The cir­cuit owner

Australian Muscle Car - - Muscle Man -

The im­por­tance of Mal­lala Mo­tor­sport Park to South Aus­tralian Mo­tor­sport is un­ques­tion­able. As the only per­ma­nent cir­cuit in the state, its ab­sence now would crip­ple the in­dus­try in the state. If the pub­lic face of the sport in Ade­laide is the Clip­sal 500 V8 Su­per­car event, Mal­lala is its beat­ing heart.

Founded as Royal Aus­tralian Air Force Base Mal­lala dur­ing World War II, the cur­rent cir­cuit was orig­i­nally the home of the RAAF No. 6 Ser­vice Fly­ing Trans­port School, be­fore the taxi­ways and hangar hard­stands were first used as a race­track. That was in 1961, as CAMS looked to find a per­ma­nent home for the sport in South Aus­tralia with Port Wake­field deemed too short.

How­ever, af­ter 10 years of solid use, the cir­cuit fell into dis­re­pair as the new Ade­laide In­ter­na­tional Race­way (AIR), built just 20 min­utes away by Keith Wil­liams, took over as the prom­i­nent cir­cuit. Wil­liams had bought Mal­lala and closed it for mo­tor rac­ing. En­ter Clem Smith. “It was ’76 when I started ne­go­ti­a­tions to buy and I think I ended up pay­ing for it in ’77. Any­thing good from Mal­lala was taken down there to AIR; they didn’t rip the track up or any­thing like that, though I thought they had.”

“The story was they sold it to a farmer and he had it up for sale in ’76. A very good friend of mine, the late Reg Sparks, who was a great guy for the sport, sug­gested we get it go­ing again: People didn’t like AIR very much be­cause it wasn’t a very in­ter­est­ing track, they liked the sharp, hard cor­ners of Mal­lala as more of a driver’s track. Reg said, ‘why don’t we give it a go, put some money in and buy the thing’.”

Ex­pe­ri­ence told Clem that this was a ven­ture that needed to be taken on alone.

“I said: ‘If I have to do this Reg, I will take it on. But if you get a group of people to­gether it is not go­ing to work.’ So I put all the hard work in. It started off very dif­fer­ent to what it is to­day. (I was) not helped by CAMS by any means. There is a big story there, but it takes a while to tell it, and all the le­gal side...”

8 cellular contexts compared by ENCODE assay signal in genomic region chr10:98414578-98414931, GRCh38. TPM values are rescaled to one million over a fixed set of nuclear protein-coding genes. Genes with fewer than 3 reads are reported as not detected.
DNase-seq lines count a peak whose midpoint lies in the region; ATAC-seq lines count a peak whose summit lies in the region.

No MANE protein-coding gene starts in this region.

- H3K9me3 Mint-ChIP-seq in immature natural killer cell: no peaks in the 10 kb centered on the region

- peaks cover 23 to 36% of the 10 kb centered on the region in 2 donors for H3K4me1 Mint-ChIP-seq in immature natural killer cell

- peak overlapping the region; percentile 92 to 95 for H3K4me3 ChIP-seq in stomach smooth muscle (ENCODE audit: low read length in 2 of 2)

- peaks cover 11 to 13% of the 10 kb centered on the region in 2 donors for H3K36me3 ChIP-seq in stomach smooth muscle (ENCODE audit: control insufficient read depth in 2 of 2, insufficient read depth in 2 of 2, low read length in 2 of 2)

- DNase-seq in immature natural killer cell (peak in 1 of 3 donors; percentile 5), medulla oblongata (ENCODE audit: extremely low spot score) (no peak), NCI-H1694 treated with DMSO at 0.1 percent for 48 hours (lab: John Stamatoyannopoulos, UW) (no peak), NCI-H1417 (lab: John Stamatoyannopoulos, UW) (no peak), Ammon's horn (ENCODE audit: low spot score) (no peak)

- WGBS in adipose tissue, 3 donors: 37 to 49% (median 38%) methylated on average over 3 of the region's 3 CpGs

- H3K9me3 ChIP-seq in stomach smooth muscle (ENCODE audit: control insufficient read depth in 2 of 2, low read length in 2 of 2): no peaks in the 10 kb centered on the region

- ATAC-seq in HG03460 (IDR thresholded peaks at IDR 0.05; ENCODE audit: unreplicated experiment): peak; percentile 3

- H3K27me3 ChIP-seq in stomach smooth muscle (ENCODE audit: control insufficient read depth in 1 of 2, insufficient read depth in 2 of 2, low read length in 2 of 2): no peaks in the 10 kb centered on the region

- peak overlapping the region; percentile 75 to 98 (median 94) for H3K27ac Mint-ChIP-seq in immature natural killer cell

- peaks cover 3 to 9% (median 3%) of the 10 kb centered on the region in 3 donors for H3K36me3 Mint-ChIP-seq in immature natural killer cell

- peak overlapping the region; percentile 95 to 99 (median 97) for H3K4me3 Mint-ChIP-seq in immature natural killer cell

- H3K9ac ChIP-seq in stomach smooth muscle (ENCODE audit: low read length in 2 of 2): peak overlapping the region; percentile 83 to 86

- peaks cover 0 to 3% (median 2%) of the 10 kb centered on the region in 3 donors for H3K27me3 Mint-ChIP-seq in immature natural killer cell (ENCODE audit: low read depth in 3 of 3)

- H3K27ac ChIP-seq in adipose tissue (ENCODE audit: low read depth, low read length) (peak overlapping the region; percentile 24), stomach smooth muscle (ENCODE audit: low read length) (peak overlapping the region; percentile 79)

The full tale of the ef­forts put into bring­ing Mal­lala back from the dead de­serves to one day to be told in full. It is one of le­gal bat­tles, al­leged un­der­handed deal­ings from the op­po­si­tion and is­sues with CAMS. How­ever, af­ter years of strug­gle, fi­nally Smith cut through the red tape.

“In 1982 we got a li­cence and started rac­ing again,” Clem re­mem­bers, again not pulling any punches when it comes to the gov­er­nance of mo­tor­sport at the time.

“It was all held up by CAMS. They have done me no favours! The only favour they did, well, Bob Jane did, was they pulled the pin on tour­ing cars at AIR and they had to come to me didn’t they?

Mal­lala’s ATCC re­turn came in 1989 and con­tin­ued for 11 years.

His­tory will show that the Clip­sal 500 would take the V8s away from Mal­lala, its days of at­tract­ing such crowds now well in its past. How­ever, the fa­cil­ity re­mains solidly booked for both rac­ing and the es­sen­tial track days and cor­po­rate events that nowa­days are the bread-and-but­ter for all cir­cuits.

Had it not been for Clem Smith, South Aus­tralian mo­tor­sport might be in a very dif­fer­ent place al­to­gether – and not all for the bet­ter.

Big-time rac­ing re­turned to Mal­lala in 1989 in the form of the Aus­tralian Tour­ing Car Cham­pi­onship. If not for Smith, South Aussies wouldn’t have got their an­nual tin-top fix through the 1990s.

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